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Online Supplement to Coleridge's 'Marginalia'

Announcing the Online Supplement to Marginalia, Vol. 12 in the Bollingen Edition of The Collected Works of Samuel Taylor Coleridge, published by Princeton University Press, 1969-2001. http://library.vicu.utoronto.ca/collections/special_collections/coleridge_marginalia

Coleridge's marginalia, edited by George Whalley and H. J. Jackson, appeared in six volumes in the Bollingen Edition between 1980 and 2001. Given the choice of alphabetical order, and considering the length of time that passed between the start and finish of the project, during which time salerooms continued to operate, there were naturally fresh discoveries made of annotated books that turned up too late to take their proper place. But a home was found for these stray titles in the "Addenda" section of Volume Six. The editors' solution on that occasion provides the precedent for this online supplement that is expected to provide a good home for new materials as they emerge.

The unusual event that prompted this new online supplement was the discovery of completely new marginalia, notes written by Coleridge in a book that his name had never previously been associated with, in the spectacular Crewe Bequest to Trinity College Cambridge--which also included a fine example of a "lost book" with some unrecorded notes. (See https://www.trin.cam.ac.uk/library/the-crewe-collection/.) With the kind permission of the Wren Library at Trinity College, both those books (Dalrymple and Pereira) are included in the inaugural group of marginalia on this website, along with links to digital images of the books.

The first set of titles thus includes one completely new title (Dalrymple) together with three "lost books" (Colquhoun, Pereira, Taylor) and two fragments (Bull, Schelling). All are given in PDF format, in a style designed as a close approximation of the style of the Collected Works, with which all users should be familiar: headnote, textus and notes in different colours, textual notes, footnotes in two columns on the same page. Abbreviations and other editorial apparatus conform to the conventions of the Bollingen Edition.

The editor and the host of this online resource at Victoria University Library (Toronto) gratefully acknowledge the assistance of Trinity College, Cambridge, and thank Princeton University Press for permission to use materials copyrighted to them. (“Introduction,” H. J. Jackson)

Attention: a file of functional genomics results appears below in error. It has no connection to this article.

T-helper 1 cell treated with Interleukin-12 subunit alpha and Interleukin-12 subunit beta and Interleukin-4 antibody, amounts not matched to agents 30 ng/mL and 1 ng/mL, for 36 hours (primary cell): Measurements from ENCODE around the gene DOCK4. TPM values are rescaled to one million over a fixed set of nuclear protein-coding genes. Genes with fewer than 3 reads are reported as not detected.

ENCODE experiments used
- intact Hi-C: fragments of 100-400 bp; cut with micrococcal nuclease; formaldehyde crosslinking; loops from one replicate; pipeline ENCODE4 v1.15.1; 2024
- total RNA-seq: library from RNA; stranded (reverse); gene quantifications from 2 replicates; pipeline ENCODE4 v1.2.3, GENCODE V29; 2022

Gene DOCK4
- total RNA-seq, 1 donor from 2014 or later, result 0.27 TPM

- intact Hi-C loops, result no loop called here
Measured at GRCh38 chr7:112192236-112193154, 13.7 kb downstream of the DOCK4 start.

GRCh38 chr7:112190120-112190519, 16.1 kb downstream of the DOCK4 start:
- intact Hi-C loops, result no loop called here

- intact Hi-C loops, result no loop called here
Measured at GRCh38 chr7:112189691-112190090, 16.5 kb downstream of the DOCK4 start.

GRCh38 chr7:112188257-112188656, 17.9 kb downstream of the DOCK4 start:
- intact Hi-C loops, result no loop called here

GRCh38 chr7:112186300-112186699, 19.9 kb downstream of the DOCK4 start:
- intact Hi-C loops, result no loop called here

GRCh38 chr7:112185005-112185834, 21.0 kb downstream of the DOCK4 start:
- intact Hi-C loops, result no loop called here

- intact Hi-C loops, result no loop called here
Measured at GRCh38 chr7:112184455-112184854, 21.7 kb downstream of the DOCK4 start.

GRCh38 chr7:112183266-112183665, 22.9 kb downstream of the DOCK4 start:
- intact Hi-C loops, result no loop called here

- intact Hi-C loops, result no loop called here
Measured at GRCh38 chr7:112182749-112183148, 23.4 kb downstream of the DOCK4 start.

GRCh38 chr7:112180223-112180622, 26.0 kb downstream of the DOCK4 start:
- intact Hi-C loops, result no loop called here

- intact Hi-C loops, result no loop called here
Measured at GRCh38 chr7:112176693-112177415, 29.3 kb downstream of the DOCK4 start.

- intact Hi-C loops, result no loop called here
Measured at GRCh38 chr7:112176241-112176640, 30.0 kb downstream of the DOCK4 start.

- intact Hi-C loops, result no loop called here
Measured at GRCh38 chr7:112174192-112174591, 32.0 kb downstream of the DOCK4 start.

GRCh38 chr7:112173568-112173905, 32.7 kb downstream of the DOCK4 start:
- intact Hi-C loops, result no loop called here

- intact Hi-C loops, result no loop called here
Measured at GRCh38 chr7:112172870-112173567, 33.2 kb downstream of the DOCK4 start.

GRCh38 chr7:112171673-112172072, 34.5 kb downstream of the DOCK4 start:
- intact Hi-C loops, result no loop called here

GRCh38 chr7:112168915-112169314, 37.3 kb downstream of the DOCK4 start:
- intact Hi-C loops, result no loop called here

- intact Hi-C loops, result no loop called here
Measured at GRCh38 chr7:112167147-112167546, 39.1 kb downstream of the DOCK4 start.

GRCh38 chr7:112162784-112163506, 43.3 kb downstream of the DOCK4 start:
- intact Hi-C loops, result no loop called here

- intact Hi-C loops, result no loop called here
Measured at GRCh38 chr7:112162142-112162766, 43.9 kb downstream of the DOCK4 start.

For inquiries about this resource, please contact: r.kail@utoronto.ca; To submit information about Lost Books Found, contact: heather.jackson@utoronto.ca

Humphry Davy course

Free online course: Humphry Davy

'Humphry Davy: Laughing gas, literature and the lamp'

This free online course (MOOC), organised by Lancaster University and the Royal Institution of Great Britain, The is intended for anyone with an interest in Humphry Davy, or early nineteenth century literature, science, or history. It will explore some of the most significant moments of Davy's life and career, including his childhood in Cornwall, his work at the Medical Pneumatic Institution in Bristol and the Royal Institution in London, his writing of poetry, his invention of his miners' safety lamp and the controversy surrounding this, and his European travels. The course will also investigate the relationships that can exist between science and the arts, identify the role that science can play in society, and assess the cultural and political function of science.

The course will start on 30 October 2017, and will run for four weeks. Learners will typically spend three hours per week working through the steps, which will include videos (filmed on location at the Royal Institution), text-based activities and discussion, and quizzes. Learners will be guided at all stages by a specialist team of Educators and Mentors. It's entirely free to participate, and no prior knowledge of Davy is required.

Please forward this message to anyone who might be interested in participating.

If you have any questions, please contact the Lead Educator, Professor Sharon Ruston (s.ruston@lancaster.ac.uk).

Sign up today at http://www.futurelearn.com/courses/humphry-davy

Imagined Worlds 'Kubla Khan' project report

During 2016 and 2017 the Friends of Coleridge celebrated the bicentenary of the publication in 1816 of the visionary poem 'Kubla Khan'.

The Arts Council supported this innovative project after receiving our initial application for funding, which showed a substantial number of organisations working in partnership with us to arrange a programme of poetry, art, walks, talks, film and competitions.

After the completion of the project we thought you might be interested in seeing the illustrated report that we submitted to the Arts Council, summarising the various activities we ran. Click here to download it.

albatross

"I (did not) shoot the albatross"

A very rare Indian Yellow albatross was was found by birdlover Hugh Harris after it wondered onto his East Huntspill driveway looking exhausted - just a few flying miles from Nether Stowey where Coleridge wrote 'The Rime of the Ancient Mariner'.

Spotted just twice before in Europe, it is one of only one of only 73,000 left in the world.

The photograph shows Simon Kidner releasing it back into the wild at Brean Down, where it had landed after a flight from the South Atlantic.

Conference: Sibylline Leaves: Chaos and Compilation in the Romantic Period

Conference: Sibylline Leaves: Chaos and Compilation in the Romantic Period

Birkbeck's School of Arts, 43 Gordon Square, London, 21 & 22 July 2017

Registration is now open. To view the full programme and purchase tickets, please visit the conference website: www.sibyllineleaves2017.wordpress.com

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